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My long weekend in Paris and, Pricing policy and archiving

ICSTI held its Winter 'committee' meetings in Paris over the last
weekend and these were followed starting on Sunday afternoon and going
on until Monday afternoon (just in time to escape from Paris before the
public transport strikes) by a workshop on electronic archiving
organised jointly with ICSU-Press (with a wider audience - they had to
change venue because there would not have been enough room at the ICSU
HQ). I turned up for most of the committee meetings and all of the
workshop, and Yves came along to the workshop. There was much of
interest in these meetings and I managed to chin wag with many of those
present (OK its a small meeting). ICSTI will put their own reports
concerning the meetings in due course on their web site and Yves has
spontaneously volonteered to write his impressions to the EPC list

In the meantime, and this is not a report of what was presented, I
jotted down some of my own thoughts especially as all of this applies to
the IUCr.

ICSU Press (i.e. Roger Elliot) is intending to organise a conference on
electronic publishing in science as a follow-up to the one in Paris in
1996 that Andre Authier helped organise.

There was an interesting presentation and discussion of a report (the
link is in the ICSTI web pages somewhere) by a working group of the
American Society of Librarians and Publishers (wrong name) trying to
define what is a scientific publication in the electronic age. Roger
Elliot and Eric Sandewall (Lund) participated in the report. Apparently
it was strongly criticisized in Nature but seemed to me full of
eminently good sense when one thought about it enough. (This applies to
the written report and not to some of Sandewall's further suggestions
made in his presentation and private conversation.)

Concerning the pricing policy that the IUCr should follow for its
journals, it became clear to me that one (non-financial) underlying
principle that one needs to get across by way of a pricing and
distribution policy is that the 'normal' publication distribution
technique is now on-line electronic, and anything else is maintained, at
least for the present, for the feet draggers. This leads me to the
following structure:

 Normal price:                E-access only with annual CD-ROM 
 Normal price + 10%:          Print version only WITHOUT annual CD-ROM
 Normal price + 20%:          E-access + print + annual CD-ROM

 E-access buys access to the current year and all available electronic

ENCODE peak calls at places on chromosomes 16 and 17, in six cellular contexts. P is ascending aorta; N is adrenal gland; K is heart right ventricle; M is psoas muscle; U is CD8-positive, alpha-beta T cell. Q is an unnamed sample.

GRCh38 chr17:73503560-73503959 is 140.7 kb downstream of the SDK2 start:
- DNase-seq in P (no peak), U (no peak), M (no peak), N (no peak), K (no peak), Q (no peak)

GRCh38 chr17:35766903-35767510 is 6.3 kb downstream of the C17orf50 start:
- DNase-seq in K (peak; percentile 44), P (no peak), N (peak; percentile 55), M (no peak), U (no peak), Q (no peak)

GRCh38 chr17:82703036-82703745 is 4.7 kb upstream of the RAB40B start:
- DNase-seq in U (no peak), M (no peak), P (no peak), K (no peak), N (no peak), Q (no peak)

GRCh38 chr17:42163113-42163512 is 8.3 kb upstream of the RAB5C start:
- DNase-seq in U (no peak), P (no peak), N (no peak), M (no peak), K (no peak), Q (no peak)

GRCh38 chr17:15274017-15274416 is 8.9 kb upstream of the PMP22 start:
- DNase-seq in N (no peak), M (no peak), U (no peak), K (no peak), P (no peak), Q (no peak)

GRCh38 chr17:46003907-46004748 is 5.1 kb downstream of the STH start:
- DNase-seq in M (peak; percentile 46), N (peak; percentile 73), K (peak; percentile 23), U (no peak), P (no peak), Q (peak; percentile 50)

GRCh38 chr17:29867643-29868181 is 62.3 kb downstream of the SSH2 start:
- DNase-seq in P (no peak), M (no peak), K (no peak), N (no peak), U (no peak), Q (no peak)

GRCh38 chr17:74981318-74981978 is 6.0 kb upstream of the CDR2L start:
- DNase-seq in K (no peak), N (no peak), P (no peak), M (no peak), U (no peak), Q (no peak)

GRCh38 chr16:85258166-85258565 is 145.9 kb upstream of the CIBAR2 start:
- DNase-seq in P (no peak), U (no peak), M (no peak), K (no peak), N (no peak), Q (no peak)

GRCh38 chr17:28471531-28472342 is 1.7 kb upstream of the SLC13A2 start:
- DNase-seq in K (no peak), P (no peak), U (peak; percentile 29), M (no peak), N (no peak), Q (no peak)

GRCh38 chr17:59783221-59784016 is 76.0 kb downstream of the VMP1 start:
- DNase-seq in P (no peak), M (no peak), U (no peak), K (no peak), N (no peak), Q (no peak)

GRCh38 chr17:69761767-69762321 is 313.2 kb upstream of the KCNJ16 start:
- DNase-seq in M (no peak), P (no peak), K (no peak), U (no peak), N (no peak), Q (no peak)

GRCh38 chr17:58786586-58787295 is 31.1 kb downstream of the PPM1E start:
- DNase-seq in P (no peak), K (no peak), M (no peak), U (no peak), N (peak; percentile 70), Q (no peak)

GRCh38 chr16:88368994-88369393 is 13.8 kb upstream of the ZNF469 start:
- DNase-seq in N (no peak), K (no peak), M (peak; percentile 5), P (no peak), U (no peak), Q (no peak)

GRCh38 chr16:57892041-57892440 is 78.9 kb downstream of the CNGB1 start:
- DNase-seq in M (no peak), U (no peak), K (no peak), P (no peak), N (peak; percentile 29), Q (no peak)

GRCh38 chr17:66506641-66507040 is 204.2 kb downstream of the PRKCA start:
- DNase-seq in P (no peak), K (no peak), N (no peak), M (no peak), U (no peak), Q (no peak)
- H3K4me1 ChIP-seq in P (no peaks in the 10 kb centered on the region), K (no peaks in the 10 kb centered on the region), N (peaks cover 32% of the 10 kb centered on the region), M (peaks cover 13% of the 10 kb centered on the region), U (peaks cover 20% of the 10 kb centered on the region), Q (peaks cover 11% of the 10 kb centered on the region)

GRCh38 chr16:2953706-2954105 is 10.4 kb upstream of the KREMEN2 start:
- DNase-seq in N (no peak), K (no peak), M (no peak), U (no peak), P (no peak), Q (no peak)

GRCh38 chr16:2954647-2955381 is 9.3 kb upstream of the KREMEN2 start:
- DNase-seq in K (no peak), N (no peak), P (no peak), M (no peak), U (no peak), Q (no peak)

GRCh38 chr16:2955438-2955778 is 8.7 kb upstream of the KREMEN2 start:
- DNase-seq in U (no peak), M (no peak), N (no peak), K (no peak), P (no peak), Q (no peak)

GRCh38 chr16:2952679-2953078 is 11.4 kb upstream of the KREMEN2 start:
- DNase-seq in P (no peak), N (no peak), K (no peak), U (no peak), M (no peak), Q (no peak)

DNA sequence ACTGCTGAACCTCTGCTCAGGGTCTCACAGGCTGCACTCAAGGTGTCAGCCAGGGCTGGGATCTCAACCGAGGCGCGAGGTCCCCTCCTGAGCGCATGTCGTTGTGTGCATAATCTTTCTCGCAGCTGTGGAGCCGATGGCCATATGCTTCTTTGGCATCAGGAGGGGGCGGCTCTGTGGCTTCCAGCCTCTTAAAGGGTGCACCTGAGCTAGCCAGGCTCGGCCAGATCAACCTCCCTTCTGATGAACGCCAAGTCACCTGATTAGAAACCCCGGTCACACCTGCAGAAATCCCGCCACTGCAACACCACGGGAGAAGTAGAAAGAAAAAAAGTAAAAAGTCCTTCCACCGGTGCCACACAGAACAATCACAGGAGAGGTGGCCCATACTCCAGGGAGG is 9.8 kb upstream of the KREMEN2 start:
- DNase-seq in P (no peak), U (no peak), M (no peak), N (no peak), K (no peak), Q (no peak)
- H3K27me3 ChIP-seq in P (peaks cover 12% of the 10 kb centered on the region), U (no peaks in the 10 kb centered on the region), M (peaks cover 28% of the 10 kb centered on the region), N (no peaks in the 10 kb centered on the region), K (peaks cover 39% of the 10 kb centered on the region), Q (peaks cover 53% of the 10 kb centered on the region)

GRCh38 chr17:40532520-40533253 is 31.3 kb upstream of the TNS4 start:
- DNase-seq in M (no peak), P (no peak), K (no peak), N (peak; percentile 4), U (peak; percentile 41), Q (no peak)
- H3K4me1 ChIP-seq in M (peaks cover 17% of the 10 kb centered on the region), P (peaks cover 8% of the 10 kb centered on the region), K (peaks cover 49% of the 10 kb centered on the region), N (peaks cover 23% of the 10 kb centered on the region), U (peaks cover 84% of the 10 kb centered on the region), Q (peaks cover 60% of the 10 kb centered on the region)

back issues for the duration of the subscription. Afterwards nothing is
available apart from the CD-ROM of the subscription year(s). The CD-ROM
contains less functionality than the on-line versions - in particular,
of course, the active links on literature citation do not work.

The above structure needs a clear policy of the IUCr concerning
archiving. Most fortunately for us, the AIP has gone through the whole
process of generating a written document internally, discussing it at
length and in depth, and in accepting a final document which is publicly
available (on their web site). I have not read it yet in detail, but
from the presentation by John T. Scott of AIP at the Paris meeting, this
policy document will be an extremely valuable starting point for a
discussion within the IUCr, EPC first and then the important committees
later. When I find the time, I'll pull the AIP document off their site,
modify it as I see necessary for the IUCr and then circulate the text
for discussion on this list. (Even the biggest commercial scientific
publisher present in Paris nows says that they will have a committment
to e-archiving - two-years ago they were telling everyone who wanted to
hear that it was not their problem.)

The big National Libraries are really getting underway for e-archiving
now. The BL (British Library) now accepts volontary deposition of
electronic material for archiving and preservation. It has to be
volontary because there is no legal framework for obligatory
e-deposition. I could not get out of David Russon (the BL chief) whether
the IUCr's journals were 'British' enough to be acceptable under this
scheme. The country of the printing press or the legal seat of the
publishing house seems not to be a valid criteria. 

The IUPAP representative to ICSTI (Ian Butterworth) said to me several
times that the availability of cross-linking in physics journals between
publishing houses (i.e. click on a reference citation and it takes you
straight to corresponding journal article - even if you then have to pay
for access) has had a tremendous effect in  making e-journals acceptable
to the community.

The ISSN people have a pilot project for making stable (i.e. eternal)
hyperlinks to articles and journals. Its a bit like the DOI but is
limited to serial publications. The ISSN, of course, has the advantage
of already have a metadata structure and some of the relevant metadata


Howard Flack        http://www.unige.ch/crystal/ahdf/Howard.Flack.html
Laboratoire de Cristallographie               Phone: 41 (22) 702 62 49
24 quai Ernest-Ansermet             mailto:Howard.Flack@cryst.unige.ch
CH-1211 Geneva 4, Switzerland                   Fax: 41 (22) 702 61 08

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